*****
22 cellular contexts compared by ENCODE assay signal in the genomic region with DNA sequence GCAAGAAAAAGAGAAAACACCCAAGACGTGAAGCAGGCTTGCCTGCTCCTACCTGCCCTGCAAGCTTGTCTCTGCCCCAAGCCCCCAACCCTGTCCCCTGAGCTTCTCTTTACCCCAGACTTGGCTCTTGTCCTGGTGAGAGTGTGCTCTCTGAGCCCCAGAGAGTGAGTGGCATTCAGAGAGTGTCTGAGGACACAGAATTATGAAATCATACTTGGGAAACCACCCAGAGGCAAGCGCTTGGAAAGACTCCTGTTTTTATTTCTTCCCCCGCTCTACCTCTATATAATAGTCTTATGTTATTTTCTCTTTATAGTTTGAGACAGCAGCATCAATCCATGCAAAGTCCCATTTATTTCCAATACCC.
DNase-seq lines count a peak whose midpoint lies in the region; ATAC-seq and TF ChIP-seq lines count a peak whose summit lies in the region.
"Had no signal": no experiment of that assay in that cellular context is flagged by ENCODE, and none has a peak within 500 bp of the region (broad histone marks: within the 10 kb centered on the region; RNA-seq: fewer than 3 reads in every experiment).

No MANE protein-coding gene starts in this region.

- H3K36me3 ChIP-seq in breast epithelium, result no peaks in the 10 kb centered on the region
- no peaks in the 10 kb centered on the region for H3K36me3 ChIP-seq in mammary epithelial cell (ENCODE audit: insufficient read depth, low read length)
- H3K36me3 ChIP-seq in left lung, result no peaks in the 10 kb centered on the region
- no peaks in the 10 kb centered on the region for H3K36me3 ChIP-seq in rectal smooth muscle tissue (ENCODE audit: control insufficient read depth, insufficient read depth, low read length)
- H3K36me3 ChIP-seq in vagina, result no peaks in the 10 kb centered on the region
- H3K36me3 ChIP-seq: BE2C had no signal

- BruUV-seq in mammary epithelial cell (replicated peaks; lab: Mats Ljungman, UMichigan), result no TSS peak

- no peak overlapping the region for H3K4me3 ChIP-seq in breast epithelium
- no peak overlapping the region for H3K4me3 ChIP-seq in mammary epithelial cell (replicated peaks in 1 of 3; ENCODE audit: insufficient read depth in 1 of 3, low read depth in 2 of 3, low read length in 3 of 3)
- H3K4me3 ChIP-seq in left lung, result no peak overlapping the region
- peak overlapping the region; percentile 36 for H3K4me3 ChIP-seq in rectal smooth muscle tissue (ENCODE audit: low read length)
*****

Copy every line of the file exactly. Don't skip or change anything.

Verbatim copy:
22 cellular contexts compared by ENCODE assay signal in the genomic region with DNA sequence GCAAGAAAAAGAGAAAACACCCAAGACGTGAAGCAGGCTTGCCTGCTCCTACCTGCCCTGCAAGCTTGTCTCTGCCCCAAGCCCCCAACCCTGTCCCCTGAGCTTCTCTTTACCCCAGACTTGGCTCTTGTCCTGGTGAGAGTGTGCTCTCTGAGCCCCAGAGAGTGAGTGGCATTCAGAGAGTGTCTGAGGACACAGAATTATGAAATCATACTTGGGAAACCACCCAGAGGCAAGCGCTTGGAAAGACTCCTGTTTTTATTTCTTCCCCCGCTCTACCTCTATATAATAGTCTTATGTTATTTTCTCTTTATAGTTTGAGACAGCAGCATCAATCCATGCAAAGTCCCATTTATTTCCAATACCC.
DNase-seq lines count a peak whose midpoint lies in the region; ATAC-seq and TF ChIP-seq lines count a peak whose summit lies in the region.
"Had no signal": no experiment of that assay in that cellular context is flagged by ENCODE, and none has a peak within 500 bp of the region (broad histone marks: within the 10 kb centered on the region; RNA-seq: fewer than 3 reads in every experiment).

No MANE protein-coding gene starts in this region.

- H3K36me3 ChIP-seq in breast epithelium, result no peaks in the 10 kb centered on the region
- no peaks in the 10 kb centered on the region for H3K36me3 ChIP-seq in mammary epithelial cell (ENCODE audit: insufficient read depth, low read length)
- H3K36me3 ChIP-seq in left lung, result no peaks in the 10 kb centered on the region
- no peaks in the 10 kb centered on the region for H3K36me3 ChIP-seq in rectal smooth muscle tissue (ENCODE audit: control insufficient read depth, insufficient read depth, low read length)
- H3K36me3 ChIP-seq in vagina, result no peaks in the 10 kb centered on the region
- H3K36me3 ChIP-seq: BE2C had no signal

- BruUV-seq in mammary epithelial cell (replicated peaks; lab: Mats Ljungman, UMichigan), result no TSS peak

- no peak overlapping the region for H3K4me3 ChIP-seq in breast epithelium
- no peak overlapping the region for H3K4me3 ChIP-seq in mammary epithelial cell (replicated peaks in 1 of 3; ENCODE audit: insufficient read depth in 1 of 3, low read depth in 2 of 3, low read length in 3 of 3)
- H3K4me3 ChIP-seq in left lung, result no peak overlapping the region
- peak overlapping the region; percentile 36 for H3K4me3 ChIP-seq in rectal smooth muscle tissue (ENCODE audit: low read length)